Murray Lerner, director of "Message to Love", introduced it saying
that it was not a retrospective of the Isle of Wight rock festival and certainly
not chronological. But it capturesthe essence well. In it, the last stage
performances by Jimi Hendrix and Jim Morrison with the Doors punctuate the
segments that Lerner has put together.
The festival was thought up by two middle-class lads who decide to put on
a show to rival Woodstock. Well, the self-righteousness of the hippie era
shows as the concert-goers refuse to ante up admission and the artists refuse
to perform without being paid. For the music alone, this time-capsule is
well worth its 126 minutes. Miles Davis, Joni Mitchell, and Joan Baez perform
while the chaos continues. Kris Kristofferson walks off the stage during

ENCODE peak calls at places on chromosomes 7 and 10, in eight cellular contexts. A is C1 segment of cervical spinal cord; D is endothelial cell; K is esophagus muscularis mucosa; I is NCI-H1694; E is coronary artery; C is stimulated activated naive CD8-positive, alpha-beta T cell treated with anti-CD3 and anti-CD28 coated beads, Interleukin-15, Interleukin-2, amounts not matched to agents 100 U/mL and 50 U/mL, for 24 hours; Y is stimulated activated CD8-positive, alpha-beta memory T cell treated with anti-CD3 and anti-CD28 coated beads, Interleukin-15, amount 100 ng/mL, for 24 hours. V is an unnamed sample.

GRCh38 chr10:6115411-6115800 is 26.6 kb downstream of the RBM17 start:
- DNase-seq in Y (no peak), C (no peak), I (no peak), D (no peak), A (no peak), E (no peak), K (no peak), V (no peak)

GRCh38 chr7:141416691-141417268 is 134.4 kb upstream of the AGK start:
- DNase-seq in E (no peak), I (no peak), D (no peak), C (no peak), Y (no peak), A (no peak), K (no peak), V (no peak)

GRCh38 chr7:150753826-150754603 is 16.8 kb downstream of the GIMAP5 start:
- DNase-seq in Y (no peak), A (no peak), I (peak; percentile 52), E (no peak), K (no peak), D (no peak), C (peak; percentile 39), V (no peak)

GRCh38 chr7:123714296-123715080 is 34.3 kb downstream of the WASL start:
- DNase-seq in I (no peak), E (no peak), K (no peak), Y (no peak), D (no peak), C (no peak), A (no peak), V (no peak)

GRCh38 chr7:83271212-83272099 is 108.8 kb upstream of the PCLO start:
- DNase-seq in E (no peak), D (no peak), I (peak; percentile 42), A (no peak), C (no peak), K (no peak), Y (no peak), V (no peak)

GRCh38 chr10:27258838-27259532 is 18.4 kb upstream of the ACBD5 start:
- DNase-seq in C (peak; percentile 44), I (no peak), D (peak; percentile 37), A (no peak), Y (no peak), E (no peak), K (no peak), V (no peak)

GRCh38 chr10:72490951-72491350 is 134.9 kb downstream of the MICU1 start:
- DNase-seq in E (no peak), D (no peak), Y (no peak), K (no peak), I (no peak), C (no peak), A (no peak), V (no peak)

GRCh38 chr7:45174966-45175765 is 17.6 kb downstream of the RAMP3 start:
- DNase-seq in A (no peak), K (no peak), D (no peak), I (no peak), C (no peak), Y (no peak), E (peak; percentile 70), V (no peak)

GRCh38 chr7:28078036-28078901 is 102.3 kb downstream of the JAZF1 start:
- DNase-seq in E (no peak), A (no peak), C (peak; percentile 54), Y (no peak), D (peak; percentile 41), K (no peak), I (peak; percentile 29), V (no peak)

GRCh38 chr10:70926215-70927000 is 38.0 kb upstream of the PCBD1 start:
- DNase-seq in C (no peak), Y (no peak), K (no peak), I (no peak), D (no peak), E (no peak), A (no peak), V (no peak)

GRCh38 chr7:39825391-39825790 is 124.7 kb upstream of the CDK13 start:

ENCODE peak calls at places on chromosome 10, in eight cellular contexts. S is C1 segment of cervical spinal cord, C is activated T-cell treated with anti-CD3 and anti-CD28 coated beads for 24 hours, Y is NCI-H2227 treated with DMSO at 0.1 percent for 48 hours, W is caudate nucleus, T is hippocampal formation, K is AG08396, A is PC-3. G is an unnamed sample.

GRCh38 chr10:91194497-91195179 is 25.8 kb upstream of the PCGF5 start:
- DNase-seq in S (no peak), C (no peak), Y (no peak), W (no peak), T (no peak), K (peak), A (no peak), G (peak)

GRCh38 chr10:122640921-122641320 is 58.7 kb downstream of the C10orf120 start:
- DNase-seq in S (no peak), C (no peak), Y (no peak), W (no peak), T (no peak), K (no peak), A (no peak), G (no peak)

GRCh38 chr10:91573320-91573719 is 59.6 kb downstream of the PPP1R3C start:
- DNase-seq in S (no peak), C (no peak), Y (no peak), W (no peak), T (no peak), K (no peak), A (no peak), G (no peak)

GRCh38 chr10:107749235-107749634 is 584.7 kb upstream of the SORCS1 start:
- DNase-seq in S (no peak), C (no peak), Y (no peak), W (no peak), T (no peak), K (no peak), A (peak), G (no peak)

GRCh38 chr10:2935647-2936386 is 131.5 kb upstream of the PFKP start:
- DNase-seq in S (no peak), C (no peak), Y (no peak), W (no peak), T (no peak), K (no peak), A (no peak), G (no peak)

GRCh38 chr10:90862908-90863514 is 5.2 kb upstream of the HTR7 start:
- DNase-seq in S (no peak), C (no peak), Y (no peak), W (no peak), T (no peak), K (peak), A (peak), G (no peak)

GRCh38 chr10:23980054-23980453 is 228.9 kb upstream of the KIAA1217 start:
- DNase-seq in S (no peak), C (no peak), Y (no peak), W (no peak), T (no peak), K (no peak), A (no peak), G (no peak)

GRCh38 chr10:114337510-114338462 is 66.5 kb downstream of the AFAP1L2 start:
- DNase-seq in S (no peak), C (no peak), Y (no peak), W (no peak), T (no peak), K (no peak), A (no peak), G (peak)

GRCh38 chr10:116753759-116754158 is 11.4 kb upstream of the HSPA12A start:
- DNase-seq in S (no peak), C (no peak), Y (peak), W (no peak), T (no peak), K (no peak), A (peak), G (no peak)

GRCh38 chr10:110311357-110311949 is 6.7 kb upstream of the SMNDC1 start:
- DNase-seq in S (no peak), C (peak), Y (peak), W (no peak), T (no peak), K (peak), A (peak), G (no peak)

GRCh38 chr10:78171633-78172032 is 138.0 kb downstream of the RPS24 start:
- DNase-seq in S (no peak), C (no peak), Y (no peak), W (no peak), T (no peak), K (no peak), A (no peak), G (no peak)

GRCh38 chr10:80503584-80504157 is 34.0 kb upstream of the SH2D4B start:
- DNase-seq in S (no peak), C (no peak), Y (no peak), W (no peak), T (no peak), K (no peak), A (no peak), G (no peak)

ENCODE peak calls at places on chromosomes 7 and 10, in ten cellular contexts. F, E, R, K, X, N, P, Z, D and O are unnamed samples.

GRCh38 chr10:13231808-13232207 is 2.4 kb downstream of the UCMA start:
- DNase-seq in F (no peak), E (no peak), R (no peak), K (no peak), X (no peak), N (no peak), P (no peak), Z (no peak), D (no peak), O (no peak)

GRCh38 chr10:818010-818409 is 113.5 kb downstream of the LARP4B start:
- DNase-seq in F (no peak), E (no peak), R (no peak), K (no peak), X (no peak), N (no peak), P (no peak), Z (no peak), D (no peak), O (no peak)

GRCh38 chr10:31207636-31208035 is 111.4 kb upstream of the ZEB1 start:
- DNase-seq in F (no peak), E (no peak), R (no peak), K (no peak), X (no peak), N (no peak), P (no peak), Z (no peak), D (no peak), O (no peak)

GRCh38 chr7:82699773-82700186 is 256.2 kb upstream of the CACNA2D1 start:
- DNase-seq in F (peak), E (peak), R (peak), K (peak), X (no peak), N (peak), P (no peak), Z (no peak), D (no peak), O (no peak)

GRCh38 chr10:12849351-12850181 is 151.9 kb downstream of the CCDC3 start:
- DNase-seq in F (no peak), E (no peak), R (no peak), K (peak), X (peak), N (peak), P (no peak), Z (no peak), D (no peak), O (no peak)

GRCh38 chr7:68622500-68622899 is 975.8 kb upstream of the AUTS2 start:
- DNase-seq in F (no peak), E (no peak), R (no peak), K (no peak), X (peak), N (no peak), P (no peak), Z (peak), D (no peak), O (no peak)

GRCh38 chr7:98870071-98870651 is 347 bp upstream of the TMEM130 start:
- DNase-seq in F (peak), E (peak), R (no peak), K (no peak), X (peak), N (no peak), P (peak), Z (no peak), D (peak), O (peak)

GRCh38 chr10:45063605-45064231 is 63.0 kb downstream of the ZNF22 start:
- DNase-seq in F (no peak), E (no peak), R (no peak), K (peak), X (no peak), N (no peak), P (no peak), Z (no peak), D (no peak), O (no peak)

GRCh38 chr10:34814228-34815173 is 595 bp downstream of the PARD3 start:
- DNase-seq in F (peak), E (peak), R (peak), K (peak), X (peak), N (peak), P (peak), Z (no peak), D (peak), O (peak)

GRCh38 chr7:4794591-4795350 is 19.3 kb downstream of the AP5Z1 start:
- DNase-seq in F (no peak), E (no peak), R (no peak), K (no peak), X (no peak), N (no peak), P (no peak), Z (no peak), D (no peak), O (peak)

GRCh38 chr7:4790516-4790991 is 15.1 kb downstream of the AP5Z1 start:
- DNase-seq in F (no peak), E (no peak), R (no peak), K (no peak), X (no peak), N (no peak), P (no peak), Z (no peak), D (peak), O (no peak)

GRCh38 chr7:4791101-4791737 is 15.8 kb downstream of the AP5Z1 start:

"Me and Bobby McGee" when the pounding noise from those outside
the steel admission fence disrupts his performance. The five-day 'tribal
gathering' of 600,000 poignantly points to the commercial nature of music
while lightly lampooning the drug culture and its 'love and peace' message.
The residents of the island are also teased. The local constable has offered
amnesty to anyone who turns in their drugs and is surprised when no one
takes him up. A retired Naval Intelligence Commander suspects the whole
thing is a communist plot with undertones of 'black power'. But inside
the festival, everything is groovy. Commercialism is a bummer. Pass the
joint and enjoy the vibes. And hope we don't get sued.